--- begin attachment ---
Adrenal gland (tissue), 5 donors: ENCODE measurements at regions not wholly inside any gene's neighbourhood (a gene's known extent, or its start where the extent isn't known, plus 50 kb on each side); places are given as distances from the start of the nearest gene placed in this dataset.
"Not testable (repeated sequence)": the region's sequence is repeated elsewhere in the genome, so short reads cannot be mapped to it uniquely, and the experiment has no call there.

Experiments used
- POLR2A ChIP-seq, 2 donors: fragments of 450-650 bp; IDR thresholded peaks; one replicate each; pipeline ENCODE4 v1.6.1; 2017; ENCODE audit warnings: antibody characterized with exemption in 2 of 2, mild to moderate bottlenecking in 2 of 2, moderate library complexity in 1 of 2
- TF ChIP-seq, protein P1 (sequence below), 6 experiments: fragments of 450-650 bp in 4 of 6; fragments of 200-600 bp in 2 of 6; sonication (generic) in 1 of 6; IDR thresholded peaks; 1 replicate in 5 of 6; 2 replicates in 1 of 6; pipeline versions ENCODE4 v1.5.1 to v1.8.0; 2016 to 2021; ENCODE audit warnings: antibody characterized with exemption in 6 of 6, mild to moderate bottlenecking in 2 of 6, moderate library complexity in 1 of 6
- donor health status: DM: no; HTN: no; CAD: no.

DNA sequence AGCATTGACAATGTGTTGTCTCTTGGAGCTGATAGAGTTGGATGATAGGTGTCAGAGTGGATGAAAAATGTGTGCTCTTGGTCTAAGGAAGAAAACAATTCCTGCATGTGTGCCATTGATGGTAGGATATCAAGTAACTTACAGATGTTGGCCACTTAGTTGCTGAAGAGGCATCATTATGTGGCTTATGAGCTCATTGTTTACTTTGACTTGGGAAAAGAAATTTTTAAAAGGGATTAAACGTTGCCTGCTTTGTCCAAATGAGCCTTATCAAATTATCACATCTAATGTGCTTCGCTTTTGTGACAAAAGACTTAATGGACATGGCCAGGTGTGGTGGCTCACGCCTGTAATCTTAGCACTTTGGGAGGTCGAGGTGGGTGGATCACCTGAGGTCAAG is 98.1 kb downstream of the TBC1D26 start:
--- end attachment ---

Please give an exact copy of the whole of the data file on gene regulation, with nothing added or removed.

Adrenal gland (tissue), 5 donors: ENCODE measurements at regions not wholly inside any gene's neighbourhood (a gene's known extent, or its start where the extent isn't known, plus 50 kb on each side); places are given as distances from the start of the nearest gene placed in this dataset.
"Not testable (repeated sequence)": the region's sequence is repeated elsewhere in the genome, so short reads cannot be mapped to it uniquely, and the experiment has no call there.

Experiments used
- POLR2A ChIP-seq, 2 donors: fragments of 450-650 bp; IDR thresholded peaks; one replicate each; pipeline ENCODE4 v1.6.1; 2017; ENCODE audit warnings: antibody characterized with exemption in 2 of 2, mild to moderate bottlenecking in 2 of 2, moderate library complexity in 1 of 2
- TF ChIP-seq, protein P1 (sequence below), 6 experiments: fragments of 450-650 bp in 4 of 6; fragments of 200-600 bp in 2 of 6; sonication (generic) in 1 of 6; IDR thresholded peaks; 1 replicate in 5 of 6; 2 replicates in 1 of 6; pipeline versions ENCODE4 v1.5.1 to v1.8.0; 2016 to 2021; ENCODE audit warnings: antibody characterized with exemption in 6 of 6, mild to moderate bottlenecking in 2 of 6, moderate library complexity in 1 of 6
- donor health status: DM: no; HTN: no; CAD: no.

DNA sequence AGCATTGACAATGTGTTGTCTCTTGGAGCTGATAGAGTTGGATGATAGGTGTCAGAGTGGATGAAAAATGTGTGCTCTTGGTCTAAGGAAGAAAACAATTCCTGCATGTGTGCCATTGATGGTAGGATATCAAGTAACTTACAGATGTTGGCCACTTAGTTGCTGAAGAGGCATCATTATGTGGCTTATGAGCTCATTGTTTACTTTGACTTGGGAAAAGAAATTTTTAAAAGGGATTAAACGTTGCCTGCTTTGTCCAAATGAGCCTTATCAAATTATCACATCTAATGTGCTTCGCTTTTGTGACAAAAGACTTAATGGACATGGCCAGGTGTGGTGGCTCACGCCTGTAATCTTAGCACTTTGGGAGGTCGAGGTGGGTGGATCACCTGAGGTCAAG is 98.1 kb downstream of the TBC1D26 start: